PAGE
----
“Song of the North”
A mythical story of the Wolf and Sky, inspired by Native American legends.
(Facts on wolves to follow)
Story and art by D.R. Ross
© February, 2008
In a time long ago when the earth was new and the land was still dark, a mysterious shadow lurked in the mountainous woodlands. He was all alone, an enigmatic creature searching for his place in the world. The land was cool but his coat was thick. His snout was long and his nose sensitive to the fresh clean scent of the forest. His ears were tall and pointed, enabling him to hear the wind whispering through the trees. But no other sounds came to him as he prowled the night. His golden-yellow eyes were still useless in this very dark world for there was no light to see by.
He called himself Wolf, though how he came by this name he knew not. No mother or father brought him into this world. He simply came into being. He was all alone as he traveled over desolate mountains and across cold icy rivers. As the eternal night wore on and on, he searched in hope for other beasts.
When Wolf came upon the tallest and oldest mountain, he asked Mountain if it had seen any other creatures pass its way. But Mountain remained silent. So Wolf asked Wind, but Wind spoke too softly for Wolf to hear. Wolf continued his journey until one long and lonely night he came upon River. Wolf asked River if any beasts ever drank from its waters, but River sang in words that Wolf did not understand. Wolf even asked Tree and Stone, but none could give him the answer he sought.
When Wolf emerged from the forest, he found himself upon a tall precipice overlooking the land. But the land was just as empty as the forest had been. Wolf sat down in despondency and hung his head down low. A hollow sadness crept over him. Loneliness began to crush his spirited soul.
With a swell of emotion, Wolf looked up into the dark barren sky and began to sing a slow and mournful song. So moving was this song that Sky began to wake from its long empty sleep. As Wolf sang of his desire for companionship, Sky became overwhelmed with pity. It shared the solitude of Wolf but knew not what to do. So with the same heartbreaking sentiments, Sky began to weep.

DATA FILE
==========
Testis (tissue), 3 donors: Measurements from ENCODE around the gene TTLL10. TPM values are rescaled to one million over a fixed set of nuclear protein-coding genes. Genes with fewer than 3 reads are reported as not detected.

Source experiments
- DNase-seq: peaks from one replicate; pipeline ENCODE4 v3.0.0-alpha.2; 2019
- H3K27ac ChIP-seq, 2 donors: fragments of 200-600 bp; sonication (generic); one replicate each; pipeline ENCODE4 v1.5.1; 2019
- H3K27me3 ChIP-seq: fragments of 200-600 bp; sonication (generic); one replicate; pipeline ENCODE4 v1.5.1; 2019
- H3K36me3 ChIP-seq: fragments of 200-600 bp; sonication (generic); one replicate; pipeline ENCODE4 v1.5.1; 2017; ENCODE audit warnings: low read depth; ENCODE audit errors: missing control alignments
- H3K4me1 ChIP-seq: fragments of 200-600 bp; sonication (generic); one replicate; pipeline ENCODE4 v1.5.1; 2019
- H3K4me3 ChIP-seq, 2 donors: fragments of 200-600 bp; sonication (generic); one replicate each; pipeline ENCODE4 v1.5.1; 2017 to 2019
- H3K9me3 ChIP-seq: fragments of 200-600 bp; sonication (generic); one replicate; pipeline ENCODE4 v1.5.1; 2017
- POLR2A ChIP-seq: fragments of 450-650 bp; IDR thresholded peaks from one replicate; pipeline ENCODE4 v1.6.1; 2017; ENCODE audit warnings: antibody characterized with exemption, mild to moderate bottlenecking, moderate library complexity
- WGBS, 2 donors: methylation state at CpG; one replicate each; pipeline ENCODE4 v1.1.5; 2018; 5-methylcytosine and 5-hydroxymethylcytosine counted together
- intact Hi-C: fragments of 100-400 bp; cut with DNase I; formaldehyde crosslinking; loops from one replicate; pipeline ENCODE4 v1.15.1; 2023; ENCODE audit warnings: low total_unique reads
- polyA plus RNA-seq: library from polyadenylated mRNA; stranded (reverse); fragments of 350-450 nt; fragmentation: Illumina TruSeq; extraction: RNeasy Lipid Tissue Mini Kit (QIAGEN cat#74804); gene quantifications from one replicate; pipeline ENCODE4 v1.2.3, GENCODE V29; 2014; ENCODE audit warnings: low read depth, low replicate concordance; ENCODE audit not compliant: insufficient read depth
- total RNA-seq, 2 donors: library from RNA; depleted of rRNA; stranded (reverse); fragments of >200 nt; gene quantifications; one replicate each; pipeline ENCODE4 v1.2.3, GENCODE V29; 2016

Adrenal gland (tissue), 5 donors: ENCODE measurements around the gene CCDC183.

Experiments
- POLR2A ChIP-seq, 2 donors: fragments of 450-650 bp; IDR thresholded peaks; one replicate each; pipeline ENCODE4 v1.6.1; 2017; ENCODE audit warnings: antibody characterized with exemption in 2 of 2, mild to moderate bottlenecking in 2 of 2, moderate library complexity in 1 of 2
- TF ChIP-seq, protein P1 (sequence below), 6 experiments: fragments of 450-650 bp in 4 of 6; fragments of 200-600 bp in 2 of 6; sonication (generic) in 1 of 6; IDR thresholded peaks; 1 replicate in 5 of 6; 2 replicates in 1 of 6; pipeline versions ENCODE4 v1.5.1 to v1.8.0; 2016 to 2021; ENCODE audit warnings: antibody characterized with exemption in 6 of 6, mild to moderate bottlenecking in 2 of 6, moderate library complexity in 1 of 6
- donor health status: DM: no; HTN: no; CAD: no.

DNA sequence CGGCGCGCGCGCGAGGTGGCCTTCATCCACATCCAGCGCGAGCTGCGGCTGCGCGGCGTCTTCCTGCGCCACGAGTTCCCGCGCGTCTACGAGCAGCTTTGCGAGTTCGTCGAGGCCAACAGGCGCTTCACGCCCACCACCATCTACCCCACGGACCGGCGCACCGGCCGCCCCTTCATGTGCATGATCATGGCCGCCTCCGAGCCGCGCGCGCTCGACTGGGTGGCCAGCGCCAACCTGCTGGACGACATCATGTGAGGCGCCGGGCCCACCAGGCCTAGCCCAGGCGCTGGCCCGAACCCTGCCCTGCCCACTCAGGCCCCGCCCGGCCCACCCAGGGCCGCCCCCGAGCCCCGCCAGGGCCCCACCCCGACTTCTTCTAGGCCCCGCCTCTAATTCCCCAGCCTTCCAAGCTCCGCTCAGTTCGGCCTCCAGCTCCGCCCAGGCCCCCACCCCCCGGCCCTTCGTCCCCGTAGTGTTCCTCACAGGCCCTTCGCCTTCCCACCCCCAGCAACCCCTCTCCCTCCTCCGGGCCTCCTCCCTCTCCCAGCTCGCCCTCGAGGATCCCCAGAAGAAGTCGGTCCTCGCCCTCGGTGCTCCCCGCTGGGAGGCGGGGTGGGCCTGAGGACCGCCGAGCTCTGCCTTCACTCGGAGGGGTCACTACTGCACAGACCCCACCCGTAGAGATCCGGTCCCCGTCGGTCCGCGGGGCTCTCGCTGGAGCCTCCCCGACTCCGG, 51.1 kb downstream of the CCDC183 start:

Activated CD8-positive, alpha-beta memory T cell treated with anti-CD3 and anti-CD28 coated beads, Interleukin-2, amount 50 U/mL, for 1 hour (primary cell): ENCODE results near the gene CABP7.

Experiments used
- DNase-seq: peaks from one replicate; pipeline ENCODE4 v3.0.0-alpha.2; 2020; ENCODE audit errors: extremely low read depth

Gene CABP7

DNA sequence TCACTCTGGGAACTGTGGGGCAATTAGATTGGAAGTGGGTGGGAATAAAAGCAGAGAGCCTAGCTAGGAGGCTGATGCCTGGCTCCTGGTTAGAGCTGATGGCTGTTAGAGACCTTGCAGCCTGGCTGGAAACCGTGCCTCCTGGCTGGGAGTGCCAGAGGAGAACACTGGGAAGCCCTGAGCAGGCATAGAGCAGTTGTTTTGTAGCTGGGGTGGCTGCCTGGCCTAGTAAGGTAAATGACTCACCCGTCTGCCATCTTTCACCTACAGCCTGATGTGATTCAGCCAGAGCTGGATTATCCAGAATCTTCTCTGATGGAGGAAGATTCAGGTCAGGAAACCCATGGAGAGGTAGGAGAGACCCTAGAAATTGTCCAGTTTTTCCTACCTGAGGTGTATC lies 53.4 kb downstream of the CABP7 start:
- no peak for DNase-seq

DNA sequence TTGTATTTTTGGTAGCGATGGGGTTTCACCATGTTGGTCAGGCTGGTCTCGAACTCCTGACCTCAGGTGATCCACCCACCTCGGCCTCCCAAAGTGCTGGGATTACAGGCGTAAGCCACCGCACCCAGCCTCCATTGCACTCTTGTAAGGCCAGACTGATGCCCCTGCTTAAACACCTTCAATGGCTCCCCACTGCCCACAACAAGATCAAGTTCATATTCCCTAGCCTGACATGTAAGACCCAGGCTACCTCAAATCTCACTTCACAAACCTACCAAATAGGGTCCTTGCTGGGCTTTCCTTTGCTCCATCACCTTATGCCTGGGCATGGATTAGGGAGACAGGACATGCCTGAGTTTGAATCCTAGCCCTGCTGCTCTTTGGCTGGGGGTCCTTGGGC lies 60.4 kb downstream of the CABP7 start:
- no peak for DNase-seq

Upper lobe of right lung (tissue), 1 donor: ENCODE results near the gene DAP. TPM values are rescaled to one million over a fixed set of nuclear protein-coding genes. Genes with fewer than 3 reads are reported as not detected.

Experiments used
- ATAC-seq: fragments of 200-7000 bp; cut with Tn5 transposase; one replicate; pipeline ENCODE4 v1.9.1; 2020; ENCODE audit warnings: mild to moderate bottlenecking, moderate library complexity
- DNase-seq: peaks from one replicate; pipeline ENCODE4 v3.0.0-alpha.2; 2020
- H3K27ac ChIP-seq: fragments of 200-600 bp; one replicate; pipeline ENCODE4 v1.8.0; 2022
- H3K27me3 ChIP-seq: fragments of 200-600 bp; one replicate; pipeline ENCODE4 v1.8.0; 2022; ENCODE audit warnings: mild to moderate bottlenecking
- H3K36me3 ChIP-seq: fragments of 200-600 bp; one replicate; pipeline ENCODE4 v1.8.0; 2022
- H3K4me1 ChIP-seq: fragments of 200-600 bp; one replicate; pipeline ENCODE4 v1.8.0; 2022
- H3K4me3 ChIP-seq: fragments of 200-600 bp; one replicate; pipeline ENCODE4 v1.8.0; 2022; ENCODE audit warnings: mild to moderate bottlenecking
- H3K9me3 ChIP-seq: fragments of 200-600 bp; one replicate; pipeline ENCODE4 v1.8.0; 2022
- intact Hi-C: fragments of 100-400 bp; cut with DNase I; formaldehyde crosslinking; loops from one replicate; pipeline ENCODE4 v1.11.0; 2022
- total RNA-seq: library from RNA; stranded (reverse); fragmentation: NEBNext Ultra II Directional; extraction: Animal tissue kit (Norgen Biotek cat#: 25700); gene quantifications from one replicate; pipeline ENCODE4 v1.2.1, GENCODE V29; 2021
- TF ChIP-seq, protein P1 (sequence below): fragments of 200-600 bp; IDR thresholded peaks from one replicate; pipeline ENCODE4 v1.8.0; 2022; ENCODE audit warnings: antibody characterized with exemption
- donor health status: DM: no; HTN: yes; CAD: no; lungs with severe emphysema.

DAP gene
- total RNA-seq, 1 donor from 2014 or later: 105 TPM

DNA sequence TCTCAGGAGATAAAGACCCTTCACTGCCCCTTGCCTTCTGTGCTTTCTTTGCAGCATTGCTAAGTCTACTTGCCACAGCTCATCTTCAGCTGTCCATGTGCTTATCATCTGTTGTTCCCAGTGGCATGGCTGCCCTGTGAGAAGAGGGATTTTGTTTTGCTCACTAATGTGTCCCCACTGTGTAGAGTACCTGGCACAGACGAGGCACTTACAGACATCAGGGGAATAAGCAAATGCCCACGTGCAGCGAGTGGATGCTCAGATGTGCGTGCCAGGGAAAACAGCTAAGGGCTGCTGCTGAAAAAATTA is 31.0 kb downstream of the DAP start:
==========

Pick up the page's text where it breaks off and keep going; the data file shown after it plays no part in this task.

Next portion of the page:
Then something miraculous began to take place. An eternal and infinite entity such as Sky does not cry ordinary tears. Its tears are full of magic. As its tears fell, some turned into points of light in the sky and some settled onto the land, igniting into a spark of life.
Slowly, the song of Wolf grew to its climax. And in the final moment of anguish, Sky released one last giant tear. This tear became the moon. The moon was so bright that Wolf ended his song in wonder. With the help of the moon, Wolf’s golden-yellow eyes were finally able to penetrate the darkness. And what he saw was even more amazing than the sight of the moon.
Wolf was no longer alone. The sparks of life given by Sky had become other creatures. All around him were other wolves who began to sing their songs of joy. Wolf grinned with delight as one by one his brothers greeted him. No longer was Wolf alone. His heart filled with delight as he and his brothers sang, danced, and played.
Sky, too, realized that it was no longer alone. The stars and moon became its companions and together they watched the celebrations of the wolf pack. With a happiness of its own, Sky also began to dance. The magic of its dance created another magical entity. Waves of color ignited in the wake of Sky’s dance. Today we call this dance of light Aurora.
So if you ever travel to the north where half the year is shrouded in darkness, just remember the myth of Wolf and Sky and how their sadness eventually turned into joy. Gaze upon the moon and stars and listen to the wolves sing them their praises. And watch Aurora with gladness as she dances to the Song of the North.
“Song of the North” is copyrighted by D.R. Ross, 2008.
Interesting wolf facts:
- Wolves are highly social animals who generally live in complex family units dominated by an alpha male and female.
- Wolves are known to survive in just about every climate except jungle and desert.
- Wolves can travel alone or in packs. Packs can range anywhere from 3 to 30 wolves.
- Wolves are nocturnal hunters.
- Wolves are excellent long-distant hunters. They can follow prey all day and night if necessary.
- The howling of wolves is thought to proclaim territories to other packs or to communicate to those within the same pack.
- Lone wolves do not howl.
- The strong jaws of a wolf are able to bite through bones.
- People are in more danger with dogs than with wolves.